Three day holiday weekends are nothing new. But this one feels different.
It's the first long weekend since the start of the COVID-19 outbreak, and my sense is that in spite of the fact there are fewer things on our docket over the next few days, we need it.
It's been an arduous, difficult, and stressful period for all of us, no matter whether you're working, or whether you've been displaced or replaced. The simplest tasks – grocery shopping up, gassing up the car, or even going out for a walk or a run – have become exponentially more stressful.
Wearing a mask, social distancing, and being more aware of the world and the people around us are all on the front burner now. We have constant decisions to make that have the potential to impact ourselves, our families, our co-workers, and perfect strangers.
That's why this Memorial Day Weekend comes at a moment in time we're likely to remember. Jacobs Media has now wrapped up its second COVID-19 research study for commercial, public, and Christian music radio stations from coast to coast. Please excuse the baseball analogy, but more and more, this feels like the start of the “second inning” of our encounter with this deadly virus.
First, the “Lockdown.” Now, the “Re-opening.”
We are all edgy and angsty about whether America will pass this test. Neither the scientists, the politicians, or just plain folks can tell us with any degree of assurance what will happen next.
We do know this: nearly 100,000 Americans have died as a result of this virus in less than 90 days. That equals the number of deaths this country suffered in the Korean and Vietnam Wars – combined.
Many forget or never knew this holiday – originally called Decoration Day – was established to honor those who died in the Civil War back in the 1860's.
More than a century later in 1971, Congress redefined Memorial Day as a national holiday, honoring those who lost their lives in all the wars Americans have fought since those days when Union and Confederate soldiers fought each other on our own soil.
At the risk of offending those who have served and sacrificed in these many battles over the years, I wonder how we will honor those who have died – and will eventually lose their lives – as this global pandemic plays itself out. We will have to find a way to remember them in the coming years and decades, and perhaps Memorial Day will be redefined once again.
The history of this holiday is about honoring those who have served on the front lines of past wars. These soldiers – and their families deserve our acknowledgment and utmost respect. They protected us when we needed it the most.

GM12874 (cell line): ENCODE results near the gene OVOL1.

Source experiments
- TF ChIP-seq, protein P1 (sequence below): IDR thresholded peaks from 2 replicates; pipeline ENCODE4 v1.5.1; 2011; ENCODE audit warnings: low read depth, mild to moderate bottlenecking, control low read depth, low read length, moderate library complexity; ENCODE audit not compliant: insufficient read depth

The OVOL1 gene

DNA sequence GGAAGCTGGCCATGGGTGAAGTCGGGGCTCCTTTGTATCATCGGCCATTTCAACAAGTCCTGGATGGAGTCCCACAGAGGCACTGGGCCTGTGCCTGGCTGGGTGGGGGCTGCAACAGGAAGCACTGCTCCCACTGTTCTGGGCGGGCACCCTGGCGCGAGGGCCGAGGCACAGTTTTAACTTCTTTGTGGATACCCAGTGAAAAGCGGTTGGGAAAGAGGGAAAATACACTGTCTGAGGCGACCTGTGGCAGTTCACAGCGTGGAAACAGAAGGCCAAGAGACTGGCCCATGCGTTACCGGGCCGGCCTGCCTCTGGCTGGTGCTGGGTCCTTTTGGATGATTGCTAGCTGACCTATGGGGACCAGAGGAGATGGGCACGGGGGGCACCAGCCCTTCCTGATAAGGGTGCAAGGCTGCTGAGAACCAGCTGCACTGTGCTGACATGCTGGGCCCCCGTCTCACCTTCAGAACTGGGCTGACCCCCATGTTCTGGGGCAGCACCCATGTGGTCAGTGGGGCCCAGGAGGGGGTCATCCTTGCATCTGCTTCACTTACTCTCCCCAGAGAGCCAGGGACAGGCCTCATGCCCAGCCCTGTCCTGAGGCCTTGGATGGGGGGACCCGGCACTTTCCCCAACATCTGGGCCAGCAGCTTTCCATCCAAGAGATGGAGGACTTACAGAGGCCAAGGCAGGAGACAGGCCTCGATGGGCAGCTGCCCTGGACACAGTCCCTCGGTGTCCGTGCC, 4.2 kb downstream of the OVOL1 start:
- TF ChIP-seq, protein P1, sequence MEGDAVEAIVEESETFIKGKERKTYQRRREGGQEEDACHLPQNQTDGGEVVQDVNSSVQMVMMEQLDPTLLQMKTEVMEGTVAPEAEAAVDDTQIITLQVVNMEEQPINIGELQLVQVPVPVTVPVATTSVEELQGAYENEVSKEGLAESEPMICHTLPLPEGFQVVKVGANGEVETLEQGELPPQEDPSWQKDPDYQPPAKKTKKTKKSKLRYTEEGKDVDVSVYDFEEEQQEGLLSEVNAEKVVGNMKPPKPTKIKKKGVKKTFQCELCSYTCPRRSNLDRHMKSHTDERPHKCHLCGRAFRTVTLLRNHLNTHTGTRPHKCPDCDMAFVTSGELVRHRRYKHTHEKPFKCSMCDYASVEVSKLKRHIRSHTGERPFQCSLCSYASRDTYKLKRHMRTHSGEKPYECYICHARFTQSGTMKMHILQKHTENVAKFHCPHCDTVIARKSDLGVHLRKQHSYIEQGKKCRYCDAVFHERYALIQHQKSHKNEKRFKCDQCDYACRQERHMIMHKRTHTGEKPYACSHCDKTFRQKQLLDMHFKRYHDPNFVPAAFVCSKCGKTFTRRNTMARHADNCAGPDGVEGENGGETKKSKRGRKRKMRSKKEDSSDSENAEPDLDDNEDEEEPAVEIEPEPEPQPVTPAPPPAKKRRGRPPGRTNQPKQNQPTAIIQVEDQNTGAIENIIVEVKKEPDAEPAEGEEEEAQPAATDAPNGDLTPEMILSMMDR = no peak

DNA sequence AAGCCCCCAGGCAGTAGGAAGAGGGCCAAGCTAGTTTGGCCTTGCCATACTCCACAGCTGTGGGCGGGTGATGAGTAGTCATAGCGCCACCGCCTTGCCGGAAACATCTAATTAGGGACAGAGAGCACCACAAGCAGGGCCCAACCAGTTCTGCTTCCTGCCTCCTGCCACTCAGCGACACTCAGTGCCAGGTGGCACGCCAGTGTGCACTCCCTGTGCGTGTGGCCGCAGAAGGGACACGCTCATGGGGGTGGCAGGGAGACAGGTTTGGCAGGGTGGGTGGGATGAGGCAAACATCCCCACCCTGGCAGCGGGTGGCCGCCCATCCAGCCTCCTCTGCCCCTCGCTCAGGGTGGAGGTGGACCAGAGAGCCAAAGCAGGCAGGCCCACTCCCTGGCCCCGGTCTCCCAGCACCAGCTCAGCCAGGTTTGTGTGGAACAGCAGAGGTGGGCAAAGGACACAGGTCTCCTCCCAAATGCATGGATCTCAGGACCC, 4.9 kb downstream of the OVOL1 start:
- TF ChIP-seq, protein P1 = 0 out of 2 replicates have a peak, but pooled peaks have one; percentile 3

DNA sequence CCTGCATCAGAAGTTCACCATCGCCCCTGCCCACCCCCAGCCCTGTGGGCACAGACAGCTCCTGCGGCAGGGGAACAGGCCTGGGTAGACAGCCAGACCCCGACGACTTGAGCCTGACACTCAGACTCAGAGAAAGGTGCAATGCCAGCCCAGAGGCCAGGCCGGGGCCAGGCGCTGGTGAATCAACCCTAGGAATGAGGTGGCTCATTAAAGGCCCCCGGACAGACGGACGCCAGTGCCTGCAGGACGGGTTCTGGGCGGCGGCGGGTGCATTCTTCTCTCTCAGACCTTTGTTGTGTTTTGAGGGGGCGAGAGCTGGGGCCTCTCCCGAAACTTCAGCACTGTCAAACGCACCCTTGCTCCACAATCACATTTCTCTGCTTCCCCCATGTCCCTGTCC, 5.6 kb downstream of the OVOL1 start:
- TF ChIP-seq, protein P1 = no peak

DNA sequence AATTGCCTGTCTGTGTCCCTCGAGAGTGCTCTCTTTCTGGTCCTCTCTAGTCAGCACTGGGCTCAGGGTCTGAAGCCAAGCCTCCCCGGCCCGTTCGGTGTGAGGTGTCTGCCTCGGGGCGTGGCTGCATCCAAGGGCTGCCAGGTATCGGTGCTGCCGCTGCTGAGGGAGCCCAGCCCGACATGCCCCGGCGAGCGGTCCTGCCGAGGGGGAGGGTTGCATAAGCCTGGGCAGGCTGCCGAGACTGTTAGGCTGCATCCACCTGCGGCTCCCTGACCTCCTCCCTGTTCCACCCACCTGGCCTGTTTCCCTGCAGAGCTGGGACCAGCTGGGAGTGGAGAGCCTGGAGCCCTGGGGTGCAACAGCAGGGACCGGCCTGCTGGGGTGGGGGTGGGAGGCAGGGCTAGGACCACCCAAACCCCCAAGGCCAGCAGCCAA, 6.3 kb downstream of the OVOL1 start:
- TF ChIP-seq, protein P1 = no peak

And yet, many have called COVID-19 a war – perhaps with a vastly different type of enemy. Today's “soldiers” are wearing different uniforms than their military counterparats from the past.
But they are the “frontliners” of the COVID-19 war we're fighting now.
Certainly, health care workers are leading the charge, but so, too, are law enforcement officers and firefighters. Then there's the “essential workers” putting their lives on the line, serving us food, stocking our shelves, transporting goods, and other important duties. They also deserve our gratitude and thanks.
And what about radio‘s frontline workers – our airstaffs? They're the face of radio – literally. They are the voices our listeners, our advertisers, and our communities hear – the ones we count on and rely on.
Most have made sacrifices these past many weeks, often broadcasting from strange locations or working alone in buildings largely unoccupied. While the rest of wring our hands and fret about what's next in this war, they turn on their mics to entertain, inform, and distract us – all critically important functions.
Our second COVID-19 study included a new question this time around – inquiring as to whether core listeners feel an even stronger connection with their favorite stations since the onset of the virus:
As much as programmers and managers might want to enjoy some accolades for a majority indicating an even stronger bond with their preferred stations, it's the “frontline workers” – our on-air talent – that are the workers also enduring the same pressures we all are. In many cases, that means working from their residences, home schooling, social distancing, and feeling the same roller coaster of emotions as the pandemic does what it does.
But they're tasked with sounding warm, comfortable, familiar, and reassuring – even if they don't really share those feelings in this pressure-packed environment.
Radio personalities are often doing their jobs with less resources, fewer staffers, and even less direction, guidance, and assurances than usual. And yet, they are representing radio's resilience, energy, ability, and purpose to a public looking for reliable information or even a few laughs.
So, please this weekend, remember those in the military and their loved ones who have fought to protect us over the years. They are the essence of why we celebrate Memorial Day. But also acknowledge those engaged in the very different war we are engaged in at this pivotal moment in time.
All of us at Jacobs Media wish you a calm, peaceful, and restful few days before we all return to our desks, studios, basements, or spare bedrooms on Tuesday. We'll be back with a fresh blog post that morning.
Peace and safety to all.